The thing about Dolby Vision is that creators are not using it to its full potential. If they were, then it would be a no-brainer — you’d really be missing out by not having Dolby Vision. But as it stands, I’m not convinced that is currently the case. And it’s really hard to say when Dolby Vision will finally become the must-have HDR format because it is so demonstrably better.
So, as far as Dolby Vision being a need versus a want? I still think it is in the want category. However, I can’t side with the idea that Samsung doesn’t want to pass the cost on to its consumers. I think if that were the actual rationale, it would be more like Samsung doesn’t want to absorb the cost and, therefore, make less money because I don’t think Samsung wants to go above market rate with its TVs like Sony does. Also, every other major brand is supporting it — this whole pushback on Dolby Vision has really strong “OLED is inferior” vibes — and we see where Samsung came down on that.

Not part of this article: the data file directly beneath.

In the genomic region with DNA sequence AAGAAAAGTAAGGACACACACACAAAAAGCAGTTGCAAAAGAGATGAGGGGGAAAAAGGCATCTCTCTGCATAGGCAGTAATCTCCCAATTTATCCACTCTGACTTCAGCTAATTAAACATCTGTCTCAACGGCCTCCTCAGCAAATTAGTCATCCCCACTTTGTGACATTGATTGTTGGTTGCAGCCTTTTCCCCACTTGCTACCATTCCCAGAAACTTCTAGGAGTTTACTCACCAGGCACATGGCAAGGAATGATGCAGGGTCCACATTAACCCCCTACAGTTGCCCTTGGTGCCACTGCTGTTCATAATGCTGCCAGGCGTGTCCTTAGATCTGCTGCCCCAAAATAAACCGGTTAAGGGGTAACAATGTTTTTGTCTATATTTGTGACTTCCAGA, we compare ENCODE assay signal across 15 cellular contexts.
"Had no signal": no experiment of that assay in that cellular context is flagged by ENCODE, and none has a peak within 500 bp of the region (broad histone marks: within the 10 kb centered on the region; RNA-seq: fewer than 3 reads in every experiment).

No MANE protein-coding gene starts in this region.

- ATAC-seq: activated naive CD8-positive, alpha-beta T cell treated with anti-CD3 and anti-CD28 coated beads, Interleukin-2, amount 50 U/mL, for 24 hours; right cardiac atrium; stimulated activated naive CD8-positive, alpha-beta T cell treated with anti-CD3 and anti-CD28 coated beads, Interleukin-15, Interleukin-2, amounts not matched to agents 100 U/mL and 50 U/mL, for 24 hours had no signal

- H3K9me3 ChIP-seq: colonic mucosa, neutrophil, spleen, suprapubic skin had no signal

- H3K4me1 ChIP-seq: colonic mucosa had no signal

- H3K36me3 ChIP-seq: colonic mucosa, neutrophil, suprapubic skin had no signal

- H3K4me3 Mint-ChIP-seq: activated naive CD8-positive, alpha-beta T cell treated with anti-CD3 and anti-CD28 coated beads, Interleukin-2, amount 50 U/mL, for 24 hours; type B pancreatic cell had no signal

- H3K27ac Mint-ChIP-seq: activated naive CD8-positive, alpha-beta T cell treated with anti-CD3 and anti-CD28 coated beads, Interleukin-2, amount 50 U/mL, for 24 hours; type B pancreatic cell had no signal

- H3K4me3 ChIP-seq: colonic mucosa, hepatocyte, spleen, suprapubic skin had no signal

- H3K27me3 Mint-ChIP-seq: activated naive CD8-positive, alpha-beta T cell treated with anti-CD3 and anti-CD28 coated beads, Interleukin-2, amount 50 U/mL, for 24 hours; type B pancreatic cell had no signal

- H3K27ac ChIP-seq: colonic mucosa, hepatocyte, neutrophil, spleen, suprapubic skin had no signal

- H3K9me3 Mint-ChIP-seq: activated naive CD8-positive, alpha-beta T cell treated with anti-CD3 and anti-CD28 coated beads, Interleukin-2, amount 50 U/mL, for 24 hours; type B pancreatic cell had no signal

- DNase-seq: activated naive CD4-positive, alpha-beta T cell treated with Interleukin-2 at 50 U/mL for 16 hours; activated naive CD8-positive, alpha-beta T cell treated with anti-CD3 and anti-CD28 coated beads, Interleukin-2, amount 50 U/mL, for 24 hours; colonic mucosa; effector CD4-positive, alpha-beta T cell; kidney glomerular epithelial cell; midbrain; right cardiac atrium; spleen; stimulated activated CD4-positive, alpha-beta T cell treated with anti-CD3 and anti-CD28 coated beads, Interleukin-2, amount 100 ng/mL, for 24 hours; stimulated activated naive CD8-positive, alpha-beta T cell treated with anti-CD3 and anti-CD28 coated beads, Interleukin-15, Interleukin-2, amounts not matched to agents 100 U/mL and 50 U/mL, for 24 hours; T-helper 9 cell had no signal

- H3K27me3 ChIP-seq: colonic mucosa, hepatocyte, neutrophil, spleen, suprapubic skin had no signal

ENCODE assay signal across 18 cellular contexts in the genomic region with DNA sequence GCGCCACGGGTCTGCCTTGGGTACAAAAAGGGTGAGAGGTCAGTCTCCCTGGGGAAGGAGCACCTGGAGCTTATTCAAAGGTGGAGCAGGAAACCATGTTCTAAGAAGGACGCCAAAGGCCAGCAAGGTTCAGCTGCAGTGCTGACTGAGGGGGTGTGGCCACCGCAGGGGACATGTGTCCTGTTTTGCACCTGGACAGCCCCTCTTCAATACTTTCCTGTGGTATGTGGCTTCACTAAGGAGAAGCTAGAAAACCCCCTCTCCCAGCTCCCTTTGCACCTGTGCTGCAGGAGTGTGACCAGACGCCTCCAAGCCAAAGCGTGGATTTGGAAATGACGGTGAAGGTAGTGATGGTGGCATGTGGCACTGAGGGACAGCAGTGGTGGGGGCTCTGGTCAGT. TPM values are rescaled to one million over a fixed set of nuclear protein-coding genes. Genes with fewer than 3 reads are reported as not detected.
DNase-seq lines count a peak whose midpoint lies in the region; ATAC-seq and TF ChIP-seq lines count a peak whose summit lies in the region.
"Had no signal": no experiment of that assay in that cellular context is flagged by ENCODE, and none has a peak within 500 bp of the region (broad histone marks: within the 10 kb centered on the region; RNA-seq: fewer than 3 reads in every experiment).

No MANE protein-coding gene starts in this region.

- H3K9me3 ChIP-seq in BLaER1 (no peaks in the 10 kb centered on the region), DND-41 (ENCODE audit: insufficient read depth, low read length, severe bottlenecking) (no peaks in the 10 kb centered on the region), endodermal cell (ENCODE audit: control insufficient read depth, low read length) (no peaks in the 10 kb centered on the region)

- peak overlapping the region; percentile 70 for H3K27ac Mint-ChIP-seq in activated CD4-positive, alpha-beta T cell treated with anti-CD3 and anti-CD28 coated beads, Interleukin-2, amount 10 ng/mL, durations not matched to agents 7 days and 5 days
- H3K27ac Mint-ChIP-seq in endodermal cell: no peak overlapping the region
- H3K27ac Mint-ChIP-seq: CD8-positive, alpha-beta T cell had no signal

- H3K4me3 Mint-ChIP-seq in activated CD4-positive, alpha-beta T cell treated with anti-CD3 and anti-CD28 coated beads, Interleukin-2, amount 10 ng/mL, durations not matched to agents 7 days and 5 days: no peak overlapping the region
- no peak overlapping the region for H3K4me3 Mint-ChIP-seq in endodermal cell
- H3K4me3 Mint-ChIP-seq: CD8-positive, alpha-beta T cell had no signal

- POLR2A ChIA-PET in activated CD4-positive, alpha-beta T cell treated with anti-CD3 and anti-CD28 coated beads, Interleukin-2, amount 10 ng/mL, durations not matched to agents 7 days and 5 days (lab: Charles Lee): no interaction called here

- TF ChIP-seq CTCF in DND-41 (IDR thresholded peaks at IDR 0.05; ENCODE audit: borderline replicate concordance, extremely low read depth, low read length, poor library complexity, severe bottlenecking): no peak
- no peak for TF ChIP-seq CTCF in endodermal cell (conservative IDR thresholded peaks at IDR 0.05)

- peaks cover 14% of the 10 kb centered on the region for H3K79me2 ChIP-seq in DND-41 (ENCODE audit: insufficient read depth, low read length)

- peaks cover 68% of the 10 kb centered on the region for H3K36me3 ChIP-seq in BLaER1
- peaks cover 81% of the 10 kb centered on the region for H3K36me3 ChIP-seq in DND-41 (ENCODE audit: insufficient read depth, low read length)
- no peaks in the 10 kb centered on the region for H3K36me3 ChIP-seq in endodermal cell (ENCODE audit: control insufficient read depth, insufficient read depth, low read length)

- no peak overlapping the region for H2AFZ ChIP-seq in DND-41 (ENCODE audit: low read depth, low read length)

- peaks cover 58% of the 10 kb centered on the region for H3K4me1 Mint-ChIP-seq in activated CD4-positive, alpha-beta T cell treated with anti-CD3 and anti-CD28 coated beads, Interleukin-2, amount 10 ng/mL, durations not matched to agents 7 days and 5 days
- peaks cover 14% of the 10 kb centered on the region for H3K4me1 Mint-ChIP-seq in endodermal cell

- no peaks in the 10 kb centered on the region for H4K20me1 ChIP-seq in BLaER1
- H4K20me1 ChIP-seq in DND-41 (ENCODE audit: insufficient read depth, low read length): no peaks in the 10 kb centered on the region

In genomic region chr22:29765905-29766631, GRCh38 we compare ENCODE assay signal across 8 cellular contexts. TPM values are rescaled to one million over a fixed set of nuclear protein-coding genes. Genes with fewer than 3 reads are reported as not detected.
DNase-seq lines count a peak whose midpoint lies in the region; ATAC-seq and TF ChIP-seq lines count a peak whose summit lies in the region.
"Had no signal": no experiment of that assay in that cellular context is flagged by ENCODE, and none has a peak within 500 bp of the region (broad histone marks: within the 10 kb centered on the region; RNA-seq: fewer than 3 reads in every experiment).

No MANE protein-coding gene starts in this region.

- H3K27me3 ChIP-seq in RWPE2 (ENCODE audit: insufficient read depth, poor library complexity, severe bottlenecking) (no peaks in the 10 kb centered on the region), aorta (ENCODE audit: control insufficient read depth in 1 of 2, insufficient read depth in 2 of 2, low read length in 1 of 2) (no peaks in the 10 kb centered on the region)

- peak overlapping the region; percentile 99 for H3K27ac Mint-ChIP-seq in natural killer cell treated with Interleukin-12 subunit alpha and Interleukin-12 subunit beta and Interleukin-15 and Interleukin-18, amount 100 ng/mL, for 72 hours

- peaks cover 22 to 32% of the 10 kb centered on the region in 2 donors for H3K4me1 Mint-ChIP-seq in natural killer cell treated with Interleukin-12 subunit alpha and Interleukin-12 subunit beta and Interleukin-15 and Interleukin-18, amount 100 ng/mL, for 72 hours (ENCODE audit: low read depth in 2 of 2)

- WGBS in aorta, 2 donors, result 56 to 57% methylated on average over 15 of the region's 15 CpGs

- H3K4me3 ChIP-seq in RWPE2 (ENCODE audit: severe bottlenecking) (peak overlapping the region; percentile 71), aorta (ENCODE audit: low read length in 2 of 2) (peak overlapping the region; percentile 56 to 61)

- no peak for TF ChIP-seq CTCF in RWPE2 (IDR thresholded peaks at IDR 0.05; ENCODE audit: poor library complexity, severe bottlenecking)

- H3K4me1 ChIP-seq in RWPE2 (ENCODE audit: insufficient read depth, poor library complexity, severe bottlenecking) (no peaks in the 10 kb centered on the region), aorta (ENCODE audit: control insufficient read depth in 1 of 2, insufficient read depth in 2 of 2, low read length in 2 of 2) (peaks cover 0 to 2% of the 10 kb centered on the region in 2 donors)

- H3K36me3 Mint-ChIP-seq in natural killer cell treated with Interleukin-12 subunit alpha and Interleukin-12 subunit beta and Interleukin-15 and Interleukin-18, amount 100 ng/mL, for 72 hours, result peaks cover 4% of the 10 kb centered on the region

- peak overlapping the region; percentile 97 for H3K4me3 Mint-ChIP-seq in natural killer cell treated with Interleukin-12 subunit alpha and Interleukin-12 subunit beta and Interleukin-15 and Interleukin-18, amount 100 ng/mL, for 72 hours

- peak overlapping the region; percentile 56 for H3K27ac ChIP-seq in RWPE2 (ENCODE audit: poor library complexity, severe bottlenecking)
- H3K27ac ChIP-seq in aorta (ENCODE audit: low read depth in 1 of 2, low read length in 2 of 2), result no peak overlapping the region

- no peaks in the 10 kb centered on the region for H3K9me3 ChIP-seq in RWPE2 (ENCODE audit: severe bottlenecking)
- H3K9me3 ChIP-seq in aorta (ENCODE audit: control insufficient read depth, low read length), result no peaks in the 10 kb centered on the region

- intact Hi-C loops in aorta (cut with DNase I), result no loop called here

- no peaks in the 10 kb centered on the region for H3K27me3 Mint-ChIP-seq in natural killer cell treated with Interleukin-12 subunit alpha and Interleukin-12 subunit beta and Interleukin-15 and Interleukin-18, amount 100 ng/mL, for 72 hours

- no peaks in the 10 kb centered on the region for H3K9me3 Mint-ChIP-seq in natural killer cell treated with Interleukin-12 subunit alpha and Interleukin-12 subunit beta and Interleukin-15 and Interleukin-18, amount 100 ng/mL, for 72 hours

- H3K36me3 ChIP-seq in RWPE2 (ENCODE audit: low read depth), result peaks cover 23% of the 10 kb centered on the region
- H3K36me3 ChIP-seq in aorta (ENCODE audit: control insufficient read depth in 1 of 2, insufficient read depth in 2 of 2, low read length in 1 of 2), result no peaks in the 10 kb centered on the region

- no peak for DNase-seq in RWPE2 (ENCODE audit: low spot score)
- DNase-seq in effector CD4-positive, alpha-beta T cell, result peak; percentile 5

There is so much more to picture quality than just the HDR format that is used. Don’t write off a TV like the Samsung S90C or S95C — those TVs are gorgeous. If you want QD-OLED and you don’t want to spend Sony money, get a Samsung. And my message is the same for anyone who is waffling between a Samsung QLED and a competing QLED TV.
Kutlay asks: My question is about the Dolby Atmos effect in a vaulted (sloped ceiling) room. Our living room at the lower end has a height of roughly 9.5 feet, and the higher part of the ceiling reaches up to almost 18 feet. As you have already explained in your other articles, up-firing drivers rely upon the reflection of the sound from the ceiling. Having such a sloped ceiling is going to affect these intended reflections. So, I assume that creating a Dolby Atmos effect within this room is not realistic (unfortunately, I cannot install any kind of reflector or insulator type of board since my girlfriend didn’t like how they looked).